Connect with us
[adinserter block="9"]

Culture

Marijuana Use in the States

Published

on

bud in bag

Colorado leads the nation in the prevalence of monthly marijuana use by adults 18 and older, according to data from the National Survey on Drug Use and Health (NSDUH). When it comes to annual adult marijuana use, marijuana is the most popular in our nation’s capital, Washington D.C.

In order to get accurate estimates of marijuana use at the state level, analysts at the Substance Abuse and Mental Health Services Administration (SAMHSA), who conduct the NSDUH annually, must utilize two years of data. Consequently, the most recent data on state-level marijuana use is from 2013 and 2014. The key questions on the survey are whether the respondent used marijuana in the last year and in the last month. Marijuana use in the last month is often interpreted as an indication of recent or regular use.

In Colorado, which legalized marijuana in 2012, the recent data shows an increase in annual marijuana use from 18.94 percent of adults in the 2012-2013 period to 20.74 percent in the 2013-2014 period. Monthly use for those 18 and older in Colorado increased from 12.86 percent to 15.17 percent.

In Washington, which also legalized marijuana in 2012, the recent data shows an increase in annual use by adults from 17.58 percent to 19.06 percent and an increase in monthly use from 12.53 percent to 13.06 percent.

Nationally, annual use by adults increased from 12.22 percent of adults to 12.87 percent and monthly use by adults increased from 7.43 percent to 8.04 percent.  Annual use in 2013-2014 was most widespread in the West, with 15.24 percent of adults using marijuana in the last year. This region also led the country in respect to monthly use, with 9.94 percent of adults reporting recent use.

After the West, marijuana use by adults was most prevalent in the Northeast, where annual use was 13.87 percent and monthly use was 8.67 percent.  Next comes the Midwest (annual 12.39 percent, monthly 7.6 percent), and marijuana use is the least popular in the South (annual 11.16 percent, monthly 6.79 percent).

The top 10 jurisdictions with the greatest prevalence of annual marijuana use are, in order: D.C., Colorado, Vermont, Alaska, Maine, Oregon, Rhode Island, Washington, Massachusetts and New Hampshire. The top 10 for monthly use are, in order: Colorado, Vermont, Washington, Rhode Island, Maine, D.C., Oregon, Alaska, Massachusetts and New Hampshire.

The six states with the lowest prevalence of annual use (ranging from 9.99 percent to 8.87 percent) are Alabama, Utah, Iowa, Texas, Mississippi and South Dakota. The nine states with the lowest monthly use (ranging from 5.92 percent to 4.75 percent) are Texas, Mississippi, North Dakota, Alabama, Utah, Tennessee, Iowa and South Dakota.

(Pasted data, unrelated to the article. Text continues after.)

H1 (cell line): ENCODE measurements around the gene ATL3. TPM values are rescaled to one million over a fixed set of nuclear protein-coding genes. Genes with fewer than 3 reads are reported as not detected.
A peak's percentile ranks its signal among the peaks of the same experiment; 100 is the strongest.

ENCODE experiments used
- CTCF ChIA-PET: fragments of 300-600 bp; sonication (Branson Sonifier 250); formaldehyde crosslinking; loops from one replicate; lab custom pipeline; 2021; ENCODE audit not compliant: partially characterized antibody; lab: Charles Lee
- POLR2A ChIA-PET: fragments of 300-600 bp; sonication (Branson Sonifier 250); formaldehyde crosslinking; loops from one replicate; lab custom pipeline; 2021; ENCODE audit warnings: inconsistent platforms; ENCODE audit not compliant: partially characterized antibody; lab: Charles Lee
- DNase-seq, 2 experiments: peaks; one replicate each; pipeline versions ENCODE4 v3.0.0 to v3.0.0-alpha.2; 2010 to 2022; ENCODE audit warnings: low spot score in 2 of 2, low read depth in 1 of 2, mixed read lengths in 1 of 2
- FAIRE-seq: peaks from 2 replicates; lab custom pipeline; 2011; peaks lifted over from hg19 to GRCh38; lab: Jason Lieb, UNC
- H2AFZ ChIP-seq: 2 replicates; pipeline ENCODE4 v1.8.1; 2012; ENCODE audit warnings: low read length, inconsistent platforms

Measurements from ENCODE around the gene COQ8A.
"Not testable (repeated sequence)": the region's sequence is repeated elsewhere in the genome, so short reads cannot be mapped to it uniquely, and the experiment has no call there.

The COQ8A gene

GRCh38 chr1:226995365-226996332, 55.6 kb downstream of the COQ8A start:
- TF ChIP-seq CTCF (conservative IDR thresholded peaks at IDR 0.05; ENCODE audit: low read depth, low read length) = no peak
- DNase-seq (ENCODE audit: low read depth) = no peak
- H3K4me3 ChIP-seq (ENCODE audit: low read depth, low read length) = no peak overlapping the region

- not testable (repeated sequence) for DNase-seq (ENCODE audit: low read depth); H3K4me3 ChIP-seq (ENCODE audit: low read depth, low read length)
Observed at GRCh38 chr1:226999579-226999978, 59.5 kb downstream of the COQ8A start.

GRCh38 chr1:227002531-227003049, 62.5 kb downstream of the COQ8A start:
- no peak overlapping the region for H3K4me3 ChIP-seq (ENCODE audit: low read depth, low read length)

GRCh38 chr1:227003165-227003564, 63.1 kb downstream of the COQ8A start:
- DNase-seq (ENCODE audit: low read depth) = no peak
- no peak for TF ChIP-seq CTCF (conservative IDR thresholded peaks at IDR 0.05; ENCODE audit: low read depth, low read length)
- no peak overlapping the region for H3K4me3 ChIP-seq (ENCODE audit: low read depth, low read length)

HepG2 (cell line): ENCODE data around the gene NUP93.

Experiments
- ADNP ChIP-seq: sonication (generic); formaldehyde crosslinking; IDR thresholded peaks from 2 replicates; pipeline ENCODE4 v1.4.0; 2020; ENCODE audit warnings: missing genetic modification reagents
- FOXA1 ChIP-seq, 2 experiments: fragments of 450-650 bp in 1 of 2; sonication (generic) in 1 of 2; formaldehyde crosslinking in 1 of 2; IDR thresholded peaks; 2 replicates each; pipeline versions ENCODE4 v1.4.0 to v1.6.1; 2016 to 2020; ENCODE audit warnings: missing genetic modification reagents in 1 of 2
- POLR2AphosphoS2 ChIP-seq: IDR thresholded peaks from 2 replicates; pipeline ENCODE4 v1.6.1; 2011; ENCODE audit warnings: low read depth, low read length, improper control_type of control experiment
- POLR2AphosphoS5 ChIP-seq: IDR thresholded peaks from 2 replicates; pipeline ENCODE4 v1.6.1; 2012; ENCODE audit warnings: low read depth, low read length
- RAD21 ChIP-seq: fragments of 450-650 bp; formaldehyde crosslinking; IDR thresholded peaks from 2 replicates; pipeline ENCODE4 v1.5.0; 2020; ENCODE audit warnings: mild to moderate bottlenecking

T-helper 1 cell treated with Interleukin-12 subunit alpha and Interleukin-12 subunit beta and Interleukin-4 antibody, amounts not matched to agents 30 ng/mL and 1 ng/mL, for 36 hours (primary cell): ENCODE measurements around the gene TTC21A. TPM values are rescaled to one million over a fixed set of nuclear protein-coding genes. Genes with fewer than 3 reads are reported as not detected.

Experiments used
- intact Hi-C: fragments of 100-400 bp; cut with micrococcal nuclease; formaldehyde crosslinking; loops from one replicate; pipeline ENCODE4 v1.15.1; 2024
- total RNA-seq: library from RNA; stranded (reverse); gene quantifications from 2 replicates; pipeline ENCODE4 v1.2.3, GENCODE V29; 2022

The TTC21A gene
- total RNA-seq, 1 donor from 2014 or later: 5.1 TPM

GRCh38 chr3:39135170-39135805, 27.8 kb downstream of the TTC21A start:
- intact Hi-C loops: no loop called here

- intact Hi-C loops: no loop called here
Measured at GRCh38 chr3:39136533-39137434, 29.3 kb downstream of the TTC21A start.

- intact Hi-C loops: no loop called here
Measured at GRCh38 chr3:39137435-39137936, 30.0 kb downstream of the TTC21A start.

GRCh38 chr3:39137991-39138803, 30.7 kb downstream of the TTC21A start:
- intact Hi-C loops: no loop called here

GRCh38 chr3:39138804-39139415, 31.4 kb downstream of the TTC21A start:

Efforts to put some form of legalization before voters in the 2016 election have been conducted in 12 states. Here are how these states rank in terms of monthly marijuana use in 2013-2014: Arizona (15th), Arkansas (32nd), California (14th), Florida (26th), Maine (5th), Massachusetts (9th), Michigan (11th), Missouri (20th), Montana (12th), Nevada (23rd), North Dakota (46th) and Oklahoma (40th).

So far, marijuana legalization initiatives have succeeded in states where recent marijuana use has been the most prevalent in the nation. Using 2013-2014 data, here is how the states legalizing all forms of marijuana use are ranked: Alaska (8th), Colorado (1st), Oregon (7th), Washington (3rd) and Washington, D.C. (6th).

It takes non-marijuana using voters to pass marijuana legalization ballot initiatives. However, the more marijuana users there are, the more likely it is that non-users have a realistic understanding of marijuana use and are less susceptible to pro-prohibition propaganda.

The current challenge for advocates of marijuana’s legalization is to win ballot measures in states that don’t lead the nation in the prevalence of marijuana use.The vanguard of marijuana legalization will continue to be in the West and Northeast, but the next challenge is to gain victories in the Midwest and the South.

Jon Gettman is the Cannabis Policy Director for High Times. Jon has a Ph.D. in public policy, teaching undergraduate criminal justice and graduate level management courses. A long-time contributor to High Times, his research and analytical work has been used by NORML, Marijuana Policy Project, American’s for Safe Access, the Drug Policy Foundation, the American Civil Liberties Union and other organizations. Jon’s research contributions to the topic of marijuana law reform have included findings on the economic value of domestic marijuana cultivation, attempts to have marijuana rescheduled under federal law and racial disparities in marijuana possession arrest rates. Serving as NORML’s National Director in the late 1980s, he was instrumental in creating NORML’s activist program.

Trending